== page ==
Sunday, July 21, 2013

John Dies At The End: A Review

You know, I wanted to like this horror comedy movie. I really did. But this may be one time when popular taste is looking like the wisdom of crowds. The movie based upon a horror parody book by Jason Pargin (senior editor at, written under the pseudonym David Wong. It's basically applying a mashup of the slacker trope with H.P. Lovecraftian unspeakable eldritch horrors beyond your ken from other dimensions that might be mistaken for demons trope.

I'll just say right off that I found the movie too clever by half, with far too may self-conscious winks and nods, more cutesy than brilliant, probably not scary enough, but maybe too grisly for the squeamish (although given my current experiences involving bodily functions and various exudations and indignities, my grisly and gruesome pole-vault bar is set rather high, and so the last thing you could call me at the moment is squeamish), and therefore not really sure what its audience is beyond comic book crowd, and the sardonic smirking hipster doofus types (which of course means it fails to engage me, though I wanted it to).

I think Mundanes, which is to say those not particularly engaged in speculative thinking, will find it possibly mind blowing, worth maybe a "Whoa!", but reading a blurb on the DVD back that calls it a "punk rock Ghostbusters" should clue most people in. Then there's the jacket blurb for the book, which suggests it is "a cross between Douglas Adams and Stephen King", and that stops me right there.

Yes, I know that there are people out there that are big, big fans of Hitchhiker's Guide to the Galaxy, and various King novels. I am not one of them. Adams I found ordinary and unfunny - seriously unfunny. It's not a cultural Atlantic divide thing. It's not a "you just don't get him because he's so brilliantly English" thing. He's just not funny. He's bland, OK? Nothing original, no new tropes, and nothing to add to existing tropes and ideas. If you are developmentally arrested at the age of twelve, you'll find Douglas Adams brilliant. Sorry if that offends you, but it needs to be said. The future history of the human race may depend upon it. (And yes, I have said before I'm 56 going on 12, but not that 12).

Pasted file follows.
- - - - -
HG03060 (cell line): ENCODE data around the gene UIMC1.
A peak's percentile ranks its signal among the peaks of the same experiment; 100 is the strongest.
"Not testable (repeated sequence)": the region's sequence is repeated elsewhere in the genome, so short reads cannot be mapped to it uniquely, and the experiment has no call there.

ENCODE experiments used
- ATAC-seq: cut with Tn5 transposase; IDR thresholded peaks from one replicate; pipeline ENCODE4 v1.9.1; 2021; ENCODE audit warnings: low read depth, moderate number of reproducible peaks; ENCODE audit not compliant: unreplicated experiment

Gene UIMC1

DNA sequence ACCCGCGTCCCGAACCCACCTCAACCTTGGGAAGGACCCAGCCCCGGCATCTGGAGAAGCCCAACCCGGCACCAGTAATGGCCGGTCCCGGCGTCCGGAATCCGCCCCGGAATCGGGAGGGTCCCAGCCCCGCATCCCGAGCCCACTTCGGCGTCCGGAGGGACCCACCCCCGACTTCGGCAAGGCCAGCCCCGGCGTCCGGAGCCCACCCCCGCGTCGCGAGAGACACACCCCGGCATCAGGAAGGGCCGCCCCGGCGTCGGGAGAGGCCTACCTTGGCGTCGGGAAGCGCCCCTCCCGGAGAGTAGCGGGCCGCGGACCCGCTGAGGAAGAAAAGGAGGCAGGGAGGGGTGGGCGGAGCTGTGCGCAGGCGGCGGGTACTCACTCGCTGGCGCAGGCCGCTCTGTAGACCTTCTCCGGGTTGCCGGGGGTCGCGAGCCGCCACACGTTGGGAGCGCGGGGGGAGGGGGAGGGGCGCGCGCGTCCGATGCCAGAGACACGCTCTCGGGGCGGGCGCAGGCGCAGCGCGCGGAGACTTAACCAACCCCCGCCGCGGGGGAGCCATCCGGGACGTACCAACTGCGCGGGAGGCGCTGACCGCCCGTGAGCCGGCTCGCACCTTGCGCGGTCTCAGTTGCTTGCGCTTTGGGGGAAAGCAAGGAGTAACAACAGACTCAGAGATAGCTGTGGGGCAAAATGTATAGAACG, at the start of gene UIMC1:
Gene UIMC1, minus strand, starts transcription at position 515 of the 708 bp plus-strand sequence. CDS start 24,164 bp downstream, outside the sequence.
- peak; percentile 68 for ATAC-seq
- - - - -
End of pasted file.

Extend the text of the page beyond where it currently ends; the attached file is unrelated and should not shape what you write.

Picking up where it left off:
And Stephen King? I've never made it past a paragraph of any of his works. He's a HACK, ok? Deal with it. You want scary, grotesque and macabre? Read Robert Bloch. Read Naked Lunch. Read Harlan Ellison's Dangerous Visions. Read, really, any true life horror story, especially the real American ones, whose national character is fundamentally (because, you know, Freedumb) deeply and permanently antisocial and psychotic.

No, really, you want a real life horror story? Watch Pat Buchanan. Any doubts that that fecal grease-ball is not some eldritch horror in barely human form, escaped from some deeply twisted dark contorted purple dimension, ready to burst out from its cage of skin in an explosion of toxic blood and rancid semen, wet shiny gristle and serrated bone, crimson ooze, acid bile, and dried-up hard little shrapnel projectiles of invertebrate shit, should be laid to rest just by experiencing him for more than a minute. Seriously.

Here's my deal. Horror stories have always worked better in print or on the radio, where the imagined horrors that spring from the Theater of the Mind work far better than any visual presentation. So horror movies already have one strike against them.

This movie is about aliens that might be demons that might be alternate reality creatures from parallel dimensions, and the protagonists (who can experience this through some parachronic urberdimensional ichor of a drug nicknamed Soy Sauce) that go up against them.